Two Percent Rate Raise For All Home Loans When Proposed Legislation Passes
WASHINGTON, D.C. – Industry leaders are in an uproar about legislation that could have devastating effects for the real estate world. The proposed bill they fear was intended to help homeowners in foreclosure, but if enacted, the bill may drive up interest rates by as much as 2% for homebuyers – dissuading new buyers from even entering the market and ushering in dark times for an industry that’s already weathered its share of storms.
H.R. 3609, the Emergency Home Ownership and Mortgage Equity Protection Act of 2007. H.R. 3609 would allow judges under Chapter 13 bankruptcy proceedings to unilaterally mark down the value of a primary mortgage from its full amount down to the fair market value of the home. The bill would also give judges free reign to change the other terms of the loan, including the interest rate or the length of the loan.
The intent is to ease the burden for those in foreclosure and help many keep their homes. However, these good intentions may simply transfer the financial burden from those facing or in foreclosure to everyone that falls outside of that group.
David G. Kittle, CMB, Chairman-elect of the Mortgage Bankers Association testified this week before the House Judiciary Committee’s Subcommittee on Commercial and Administrative Law. In his testimony, Kittle told the committee that proposed legislation to reform the bankruptcy code and allow judges to “cramdown” debt on primary residential mortgages will impose significant costs on consumers by restricting the flow of capital into the mortgage market and increasing the price tag on all mortgages.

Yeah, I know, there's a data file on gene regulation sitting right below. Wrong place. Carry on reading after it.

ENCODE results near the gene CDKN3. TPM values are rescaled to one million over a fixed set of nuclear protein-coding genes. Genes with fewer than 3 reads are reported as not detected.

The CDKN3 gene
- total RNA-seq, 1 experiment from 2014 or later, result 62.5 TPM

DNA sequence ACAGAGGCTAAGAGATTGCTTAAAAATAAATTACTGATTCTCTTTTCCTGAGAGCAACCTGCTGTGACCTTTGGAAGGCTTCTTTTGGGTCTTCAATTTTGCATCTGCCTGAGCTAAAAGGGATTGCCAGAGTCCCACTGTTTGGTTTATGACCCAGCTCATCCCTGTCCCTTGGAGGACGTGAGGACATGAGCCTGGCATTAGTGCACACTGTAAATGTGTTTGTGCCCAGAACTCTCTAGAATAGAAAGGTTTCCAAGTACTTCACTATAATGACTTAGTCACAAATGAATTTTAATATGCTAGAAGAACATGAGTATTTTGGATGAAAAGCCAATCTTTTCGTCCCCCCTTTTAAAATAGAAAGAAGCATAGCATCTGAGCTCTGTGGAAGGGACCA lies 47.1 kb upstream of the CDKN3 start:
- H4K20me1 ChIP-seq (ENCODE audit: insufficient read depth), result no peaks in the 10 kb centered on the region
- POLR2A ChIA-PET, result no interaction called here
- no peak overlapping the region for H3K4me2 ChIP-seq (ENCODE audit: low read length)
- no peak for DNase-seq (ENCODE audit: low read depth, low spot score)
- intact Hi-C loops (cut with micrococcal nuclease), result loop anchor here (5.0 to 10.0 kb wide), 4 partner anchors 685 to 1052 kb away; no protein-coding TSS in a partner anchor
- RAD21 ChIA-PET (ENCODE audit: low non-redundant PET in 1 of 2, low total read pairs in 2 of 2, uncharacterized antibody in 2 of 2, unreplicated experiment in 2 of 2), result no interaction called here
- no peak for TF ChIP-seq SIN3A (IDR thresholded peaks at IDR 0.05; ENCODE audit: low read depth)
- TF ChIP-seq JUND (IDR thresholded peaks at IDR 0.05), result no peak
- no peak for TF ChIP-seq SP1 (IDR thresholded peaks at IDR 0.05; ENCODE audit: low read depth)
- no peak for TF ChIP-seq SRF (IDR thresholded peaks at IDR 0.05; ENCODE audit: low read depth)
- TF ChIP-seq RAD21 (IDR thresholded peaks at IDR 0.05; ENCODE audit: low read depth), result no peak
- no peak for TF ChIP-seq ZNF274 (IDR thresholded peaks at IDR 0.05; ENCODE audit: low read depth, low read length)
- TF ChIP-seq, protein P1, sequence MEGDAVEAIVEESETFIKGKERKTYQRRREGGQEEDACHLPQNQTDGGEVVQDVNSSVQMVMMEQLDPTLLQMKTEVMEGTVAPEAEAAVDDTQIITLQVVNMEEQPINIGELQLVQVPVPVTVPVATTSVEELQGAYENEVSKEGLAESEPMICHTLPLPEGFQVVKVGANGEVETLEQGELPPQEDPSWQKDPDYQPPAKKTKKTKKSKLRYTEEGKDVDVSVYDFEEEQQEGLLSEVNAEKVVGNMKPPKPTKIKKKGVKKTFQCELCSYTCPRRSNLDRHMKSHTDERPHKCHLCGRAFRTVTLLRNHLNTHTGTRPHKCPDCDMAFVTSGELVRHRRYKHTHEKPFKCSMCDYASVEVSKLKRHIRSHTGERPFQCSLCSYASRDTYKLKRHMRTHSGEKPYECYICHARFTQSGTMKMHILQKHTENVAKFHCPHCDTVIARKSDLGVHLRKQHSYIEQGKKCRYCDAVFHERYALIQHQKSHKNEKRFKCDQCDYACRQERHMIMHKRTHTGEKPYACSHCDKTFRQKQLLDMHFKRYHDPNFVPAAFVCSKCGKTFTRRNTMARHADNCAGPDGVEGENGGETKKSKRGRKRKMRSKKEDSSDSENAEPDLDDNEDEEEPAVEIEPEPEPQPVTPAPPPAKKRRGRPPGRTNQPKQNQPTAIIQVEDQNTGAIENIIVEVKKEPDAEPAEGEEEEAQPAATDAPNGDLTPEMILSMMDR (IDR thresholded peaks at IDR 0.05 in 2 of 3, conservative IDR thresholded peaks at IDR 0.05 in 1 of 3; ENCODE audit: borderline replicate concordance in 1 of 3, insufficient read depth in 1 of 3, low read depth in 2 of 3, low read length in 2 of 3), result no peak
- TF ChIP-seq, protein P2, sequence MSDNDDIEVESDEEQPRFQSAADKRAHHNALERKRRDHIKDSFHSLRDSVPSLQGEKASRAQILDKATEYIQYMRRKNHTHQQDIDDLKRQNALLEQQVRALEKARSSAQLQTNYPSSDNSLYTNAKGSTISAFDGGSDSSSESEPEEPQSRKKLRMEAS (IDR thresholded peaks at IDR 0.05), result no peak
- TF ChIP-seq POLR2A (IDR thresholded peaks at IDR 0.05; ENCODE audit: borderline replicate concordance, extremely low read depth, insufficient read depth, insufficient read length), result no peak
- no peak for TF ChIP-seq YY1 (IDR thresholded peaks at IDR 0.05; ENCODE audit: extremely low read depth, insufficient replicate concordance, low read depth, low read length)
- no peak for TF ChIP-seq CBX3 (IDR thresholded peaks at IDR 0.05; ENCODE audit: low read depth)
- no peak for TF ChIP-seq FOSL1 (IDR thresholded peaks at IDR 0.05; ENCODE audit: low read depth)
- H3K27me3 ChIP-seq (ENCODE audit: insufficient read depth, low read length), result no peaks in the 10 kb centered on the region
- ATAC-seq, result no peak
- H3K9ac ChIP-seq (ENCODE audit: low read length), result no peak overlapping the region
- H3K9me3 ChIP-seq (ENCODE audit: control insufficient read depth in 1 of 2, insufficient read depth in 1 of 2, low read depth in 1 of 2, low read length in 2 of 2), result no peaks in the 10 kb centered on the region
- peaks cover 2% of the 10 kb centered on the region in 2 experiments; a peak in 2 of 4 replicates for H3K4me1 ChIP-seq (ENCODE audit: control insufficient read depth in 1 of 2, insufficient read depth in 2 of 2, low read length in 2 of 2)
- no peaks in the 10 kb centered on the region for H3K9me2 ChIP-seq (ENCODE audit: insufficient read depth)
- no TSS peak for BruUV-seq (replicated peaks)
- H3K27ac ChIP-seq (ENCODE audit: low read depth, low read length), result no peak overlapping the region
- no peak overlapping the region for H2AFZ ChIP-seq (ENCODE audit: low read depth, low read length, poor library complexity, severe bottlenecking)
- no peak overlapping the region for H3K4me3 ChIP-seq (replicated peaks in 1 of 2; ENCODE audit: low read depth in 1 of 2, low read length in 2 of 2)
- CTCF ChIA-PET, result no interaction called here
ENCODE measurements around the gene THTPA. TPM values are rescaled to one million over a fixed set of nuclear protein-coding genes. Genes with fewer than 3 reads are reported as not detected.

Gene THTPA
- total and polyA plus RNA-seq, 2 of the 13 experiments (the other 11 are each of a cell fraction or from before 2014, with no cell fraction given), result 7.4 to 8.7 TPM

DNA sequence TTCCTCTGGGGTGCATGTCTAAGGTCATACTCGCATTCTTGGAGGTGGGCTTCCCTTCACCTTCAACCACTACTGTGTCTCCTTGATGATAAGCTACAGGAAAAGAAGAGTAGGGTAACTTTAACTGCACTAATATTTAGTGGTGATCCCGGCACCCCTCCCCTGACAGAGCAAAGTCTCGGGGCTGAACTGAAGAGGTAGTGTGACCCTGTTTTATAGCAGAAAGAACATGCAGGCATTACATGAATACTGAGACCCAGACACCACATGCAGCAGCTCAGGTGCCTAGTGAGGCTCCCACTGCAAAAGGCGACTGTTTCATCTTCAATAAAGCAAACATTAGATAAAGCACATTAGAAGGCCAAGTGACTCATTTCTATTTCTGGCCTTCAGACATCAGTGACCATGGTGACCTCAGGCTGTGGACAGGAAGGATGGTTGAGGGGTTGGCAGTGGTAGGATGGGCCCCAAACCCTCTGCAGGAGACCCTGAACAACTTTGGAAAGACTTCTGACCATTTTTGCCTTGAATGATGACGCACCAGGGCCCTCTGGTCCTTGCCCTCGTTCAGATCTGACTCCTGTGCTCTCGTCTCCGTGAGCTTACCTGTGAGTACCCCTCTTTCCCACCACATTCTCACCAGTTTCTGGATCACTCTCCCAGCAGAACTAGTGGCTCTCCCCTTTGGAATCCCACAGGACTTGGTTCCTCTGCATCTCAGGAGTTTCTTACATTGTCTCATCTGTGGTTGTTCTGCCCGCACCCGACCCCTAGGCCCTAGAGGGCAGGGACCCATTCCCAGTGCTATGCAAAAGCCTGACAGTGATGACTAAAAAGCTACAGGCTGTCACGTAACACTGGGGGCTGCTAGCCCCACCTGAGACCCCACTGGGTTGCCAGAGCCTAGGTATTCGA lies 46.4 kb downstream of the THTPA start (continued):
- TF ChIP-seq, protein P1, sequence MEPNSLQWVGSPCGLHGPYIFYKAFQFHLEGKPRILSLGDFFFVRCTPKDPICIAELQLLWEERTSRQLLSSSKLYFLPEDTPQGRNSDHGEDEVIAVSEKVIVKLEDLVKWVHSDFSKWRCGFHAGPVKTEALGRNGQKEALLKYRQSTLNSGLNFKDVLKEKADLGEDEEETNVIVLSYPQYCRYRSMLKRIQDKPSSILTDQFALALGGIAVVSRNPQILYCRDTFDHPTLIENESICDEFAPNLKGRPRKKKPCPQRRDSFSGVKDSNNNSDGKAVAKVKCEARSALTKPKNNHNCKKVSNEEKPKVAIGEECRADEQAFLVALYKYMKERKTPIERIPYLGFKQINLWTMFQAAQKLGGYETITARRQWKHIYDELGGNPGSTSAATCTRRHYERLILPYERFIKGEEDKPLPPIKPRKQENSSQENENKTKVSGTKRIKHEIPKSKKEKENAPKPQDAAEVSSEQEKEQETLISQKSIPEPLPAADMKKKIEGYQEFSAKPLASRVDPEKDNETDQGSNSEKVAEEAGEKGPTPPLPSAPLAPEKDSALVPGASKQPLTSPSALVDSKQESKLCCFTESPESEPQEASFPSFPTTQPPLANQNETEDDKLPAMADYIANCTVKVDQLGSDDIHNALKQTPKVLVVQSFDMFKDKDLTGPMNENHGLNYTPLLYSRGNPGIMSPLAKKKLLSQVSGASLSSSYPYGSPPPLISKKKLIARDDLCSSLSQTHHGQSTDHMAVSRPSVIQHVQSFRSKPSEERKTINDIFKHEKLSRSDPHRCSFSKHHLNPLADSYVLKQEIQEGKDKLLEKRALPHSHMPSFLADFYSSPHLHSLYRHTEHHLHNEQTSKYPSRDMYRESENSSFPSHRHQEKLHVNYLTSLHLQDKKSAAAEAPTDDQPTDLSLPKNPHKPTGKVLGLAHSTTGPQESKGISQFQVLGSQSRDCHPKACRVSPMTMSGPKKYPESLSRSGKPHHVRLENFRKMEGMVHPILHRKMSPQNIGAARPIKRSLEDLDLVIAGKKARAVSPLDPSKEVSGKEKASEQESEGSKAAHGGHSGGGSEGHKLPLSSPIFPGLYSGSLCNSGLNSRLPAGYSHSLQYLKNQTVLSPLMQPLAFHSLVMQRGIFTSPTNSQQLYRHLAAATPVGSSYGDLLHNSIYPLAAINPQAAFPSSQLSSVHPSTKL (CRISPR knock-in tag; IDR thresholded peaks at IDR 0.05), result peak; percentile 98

“If you chip away at the security created on home mortgages–and this bill is not a small chip, it is a sledgehammer attack—you chip away at the entire core of the mortgage finance system,” said Kittle. “In order to account for the added risk you will add significant costs to obtaining a mortgage. If this bill becomes law, we believe mortgage rates would jump significantly, going up 1½ to 2 points for everyone taking out a loan.”
“What does that mean?” asked Kittle. “Assume you take out a 30 year fixed rate mortgage loan for $300,000 in today’s market. If you are a prime borrower you will receive a rate of about 6% with no points, giving you a principal and interest payment of about $1800 per month.”
“If you pass this bill we estimate that the same loan with the same terms could cost as much as 8%,” continued Kittle. “That increases your payment to about $2,200 per month. This will be an increase of $400 per month, $4,800 per year, for a total of over $144,000 over the life of the loan. This is a massive back-door tax increase on homeowners.”